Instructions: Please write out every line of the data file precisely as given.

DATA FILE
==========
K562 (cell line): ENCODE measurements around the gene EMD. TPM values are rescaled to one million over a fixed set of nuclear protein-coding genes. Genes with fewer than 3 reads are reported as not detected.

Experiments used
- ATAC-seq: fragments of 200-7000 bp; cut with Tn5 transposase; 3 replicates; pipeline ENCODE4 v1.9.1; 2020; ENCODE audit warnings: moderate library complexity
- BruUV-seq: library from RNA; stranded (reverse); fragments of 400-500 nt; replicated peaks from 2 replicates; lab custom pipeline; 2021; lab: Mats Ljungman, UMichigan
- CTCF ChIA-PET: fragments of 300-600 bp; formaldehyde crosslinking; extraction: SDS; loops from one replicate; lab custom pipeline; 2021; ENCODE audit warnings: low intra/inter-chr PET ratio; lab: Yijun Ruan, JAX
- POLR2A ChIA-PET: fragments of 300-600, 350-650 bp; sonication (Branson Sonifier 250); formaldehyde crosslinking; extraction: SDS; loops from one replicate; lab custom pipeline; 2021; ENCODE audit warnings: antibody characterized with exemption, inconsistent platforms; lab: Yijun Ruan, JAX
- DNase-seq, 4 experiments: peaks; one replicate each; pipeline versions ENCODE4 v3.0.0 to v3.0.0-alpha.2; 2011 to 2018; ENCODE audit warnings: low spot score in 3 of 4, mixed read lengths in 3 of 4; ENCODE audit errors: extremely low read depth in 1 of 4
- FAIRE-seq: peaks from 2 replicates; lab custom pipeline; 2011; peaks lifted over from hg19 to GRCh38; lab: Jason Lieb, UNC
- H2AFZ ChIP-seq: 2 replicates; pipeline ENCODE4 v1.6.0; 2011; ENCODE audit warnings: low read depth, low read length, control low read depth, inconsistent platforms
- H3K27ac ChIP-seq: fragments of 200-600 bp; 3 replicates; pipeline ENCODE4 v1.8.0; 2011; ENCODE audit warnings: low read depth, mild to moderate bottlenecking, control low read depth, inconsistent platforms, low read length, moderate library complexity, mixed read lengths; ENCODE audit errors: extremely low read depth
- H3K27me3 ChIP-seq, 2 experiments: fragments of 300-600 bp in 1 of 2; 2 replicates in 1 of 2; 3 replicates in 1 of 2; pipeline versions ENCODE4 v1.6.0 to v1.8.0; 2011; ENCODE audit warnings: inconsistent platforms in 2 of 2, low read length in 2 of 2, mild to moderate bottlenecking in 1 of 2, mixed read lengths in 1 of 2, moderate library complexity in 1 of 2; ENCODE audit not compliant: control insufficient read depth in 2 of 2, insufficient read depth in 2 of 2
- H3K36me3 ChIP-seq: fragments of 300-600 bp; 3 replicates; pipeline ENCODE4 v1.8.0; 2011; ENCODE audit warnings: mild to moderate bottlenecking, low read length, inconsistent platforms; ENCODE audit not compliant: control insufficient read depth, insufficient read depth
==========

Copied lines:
K562 (cell line): ENCODE measurements around the gene EMD. TPM values are rescaled to one million over a fixed set of nuclear protein-coding genes. Genes with fewer than 3 reads are reported as not detected.

Experiments used
- ATAC-seq: fragments of 200-7000 bp; cut with Tn5 transposase; 3 replicates; pipeline ENCODE4 v1.9.1; 2020; ENCODE audit warnings: moderate library complexity
- BruUV-seq: library from RNA; stranded (reverse); fragments of 400-500 nt; replicated peaks from 2 replicates; lab custom pipeline; 2021; lab: Mats Ljungman, UMichigan
- CTCF ChIA-PET: fragments of 300-600 bp; formaldehyde crosslinking; extraction: SDS; loops from one replicate; lab custom pipeline; 2021; ENCODE audit warnings: low intra/inter-chr PET ratio; lab: Yijun Ruan, JAX
- POLR2A ChIA-PET: fragments of 300-600, 350-650 bp; sonication (Branson Sonifier 250); formaldehyde crosslinking; extraction: SDS; loops from one replicate; lab custom pipeline; 2021; ENCODE audit warnings: antibody characterized with exemption, inconsistent platforms; lab: Yijun Ruan, JAX
- DNase-seq, 4 experiments: peaks; one replicate each; pipeline versions ENCODE4 v3.0.0 to v3.0.0-alpha.2; 2011 to 2018; ENCODE audit warnings: low spot score in 3 of 4, mixed read lengths in 3 of 4; ENCODE audit errors: extremely low read depth in 1 of 4
- FAIRE-seq: peaks from 2 replicates; lab custom pipeline; 2011; peaks lifted over from hg19 to GRCh38; lab: Jason Lieb, UNC
- H2AFZ ChIP-seq: 2 replicates; pipeline ENCODE4 v1.6.0; 2011; ENCODE audit warnings: low read depth, low read length, control low read depth, inconsistent platforms
- H3K27ac ChIP-seq: fragments of 200-600 bp; 3 replicates; pipeline ENCODE4 v1.8.0; 2011; ENCODE audit warnings: low read depth, mild to moderate bottlenecking, control low read depth, inconsistent platforms, low read length, moderate library complexity, mixed read lengths; ENCODE audit errors: extremely low read depth
- H3K27me3 ChIP-seq, 2 experiments: fragments of 300-600 bp in 1 of 2; 2 replicates in 1 of 2; 3 replicates in 1 of 2; pipeline versions ENCODE4 v1.6.0 to v1.8.0; 2011; ENCODE audit warnings: inconsistent platforms in 2 of 2, low read length in 2 of 2, mild to moderate bottlenecking in 1 of 2, mixed read lengths in 1 of 2, moderate library complexity in 1 of 2; ENCODE audit not compliant: control insufficient read depth in 2 of 2, insufficient read depth in 2 of 2
- H3K36me3 ChIP-seq: fragments of 300-600 bp; 3 replicates; pipeline ENCODE4 v1.8.0; 2011; ENCODE audit warnings: mild to moderate bottlenecking, low read length, inconsistent platforms; ENCODE audit not compliant: control insufficient read depth, insufficient read depth